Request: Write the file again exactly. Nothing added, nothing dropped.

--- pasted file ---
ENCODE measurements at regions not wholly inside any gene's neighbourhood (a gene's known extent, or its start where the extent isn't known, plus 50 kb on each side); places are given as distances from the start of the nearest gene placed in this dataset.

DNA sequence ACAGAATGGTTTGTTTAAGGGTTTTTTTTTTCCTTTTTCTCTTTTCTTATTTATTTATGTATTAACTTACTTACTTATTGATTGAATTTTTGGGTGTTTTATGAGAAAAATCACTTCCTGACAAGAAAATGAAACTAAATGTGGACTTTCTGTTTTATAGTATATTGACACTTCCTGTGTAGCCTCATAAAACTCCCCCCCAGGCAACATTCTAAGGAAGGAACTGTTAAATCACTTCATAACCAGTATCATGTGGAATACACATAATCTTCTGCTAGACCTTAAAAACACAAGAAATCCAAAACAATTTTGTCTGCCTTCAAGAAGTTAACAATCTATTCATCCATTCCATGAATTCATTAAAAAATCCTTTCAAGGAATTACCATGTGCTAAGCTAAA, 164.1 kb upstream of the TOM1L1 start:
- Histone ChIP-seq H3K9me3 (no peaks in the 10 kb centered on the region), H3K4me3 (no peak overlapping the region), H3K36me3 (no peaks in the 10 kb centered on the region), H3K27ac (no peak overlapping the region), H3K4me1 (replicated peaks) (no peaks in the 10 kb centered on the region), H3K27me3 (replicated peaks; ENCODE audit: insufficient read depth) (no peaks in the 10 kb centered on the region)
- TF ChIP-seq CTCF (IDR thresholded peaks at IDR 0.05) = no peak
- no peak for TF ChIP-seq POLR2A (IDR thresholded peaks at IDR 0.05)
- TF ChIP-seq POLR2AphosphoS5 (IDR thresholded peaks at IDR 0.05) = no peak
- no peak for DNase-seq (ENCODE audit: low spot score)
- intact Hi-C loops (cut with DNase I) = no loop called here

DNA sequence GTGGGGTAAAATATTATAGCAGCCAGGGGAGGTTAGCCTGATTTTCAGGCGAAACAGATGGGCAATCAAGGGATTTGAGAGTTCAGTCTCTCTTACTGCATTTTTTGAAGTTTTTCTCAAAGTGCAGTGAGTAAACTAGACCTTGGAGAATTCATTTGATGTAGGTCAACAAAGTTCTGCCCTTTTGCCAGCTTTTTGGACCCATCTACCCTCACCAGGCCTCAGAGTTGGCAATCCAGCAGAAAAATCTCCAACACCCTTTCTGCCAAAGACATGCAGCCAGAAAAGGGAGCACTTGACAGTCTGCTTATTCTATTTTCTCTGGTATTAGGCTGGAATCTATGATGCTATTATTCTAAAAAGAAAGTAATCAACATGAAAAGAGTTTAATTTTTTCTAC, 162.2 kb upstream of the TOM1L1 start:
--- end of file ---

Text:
ENCODE measurements at regions not wholly inside any gene's neighbourhood (a gene's known extent, or its start where the extent isn't known, plus 50 kb on each side); places are given as distances from the start of the nearest gene placed in this dataset.

DNA sequence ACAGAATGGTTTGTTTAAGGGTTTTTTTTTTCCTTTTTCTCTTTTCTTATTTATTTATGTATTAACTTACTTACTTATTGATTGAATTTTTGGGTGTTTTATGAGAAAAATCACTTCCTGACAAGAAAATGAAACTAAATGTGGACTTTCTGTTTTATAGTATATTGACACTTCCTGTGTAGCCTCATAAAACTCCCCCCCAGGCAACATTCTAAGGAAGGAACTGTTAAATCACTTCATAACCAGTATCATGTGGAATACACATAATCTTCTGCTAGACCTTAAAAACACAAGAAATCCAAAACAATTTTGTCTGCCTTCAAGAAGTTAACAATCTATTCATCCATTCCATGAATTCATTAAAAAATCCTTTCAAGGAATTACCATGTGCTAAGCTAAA, 164.1 kb upstream of the TOM1L1 start:
- Histone ChIP-seq H3K9me3 (no peaks in the 10 kb centered on the region), H3K4me3 (no peak overlapping the region), H3K36me3 (no peaks in the 10 kb centered on the region), H3K27ac (no peak overlapping the region), H3K4me1 (replicated peaks) (no peaks in the 10 kb centered on the region), H3K27me3 (replicated peaks; ENCODE audit: insufficient read depth) (no peaks in the 10 kb centered on the region)
- TF ChIP-seq CTCF (IDR thresholded peaks at IDR 0.05) = no peak
- no peak for TF ChIP-seq POLR2A (IDR thresholded peaks at IDR 0.05)
- TF ChIP-seq POLR2AphosphoS5 (IDR thresholded peaks at IDR 0.05) = no peak
- no peak for DNase-seq (ENCODE audit: low spot score)
- intact Hi-C loops (cut with DNase I) = no loop called here

DNA sequence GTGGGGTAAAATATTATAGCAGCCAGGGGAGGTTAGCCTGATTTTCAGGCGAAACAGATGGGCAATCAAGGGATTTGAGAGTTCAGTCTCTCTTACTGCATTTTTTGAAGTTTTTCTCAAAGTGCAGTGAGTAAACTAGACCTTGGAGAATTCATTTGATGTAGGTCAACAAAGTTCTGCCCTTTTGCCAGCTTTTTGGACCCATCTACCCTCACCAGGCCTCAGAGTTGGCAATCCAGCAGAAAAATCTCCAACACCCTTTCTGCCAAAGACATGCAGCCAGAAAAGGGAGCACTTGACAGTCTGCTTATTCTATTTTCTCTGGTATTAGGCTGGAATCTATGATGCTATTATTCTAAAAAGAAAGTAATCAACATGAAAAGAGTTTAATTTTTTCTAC, 162.2 kb upstream of the TOM1L1 start: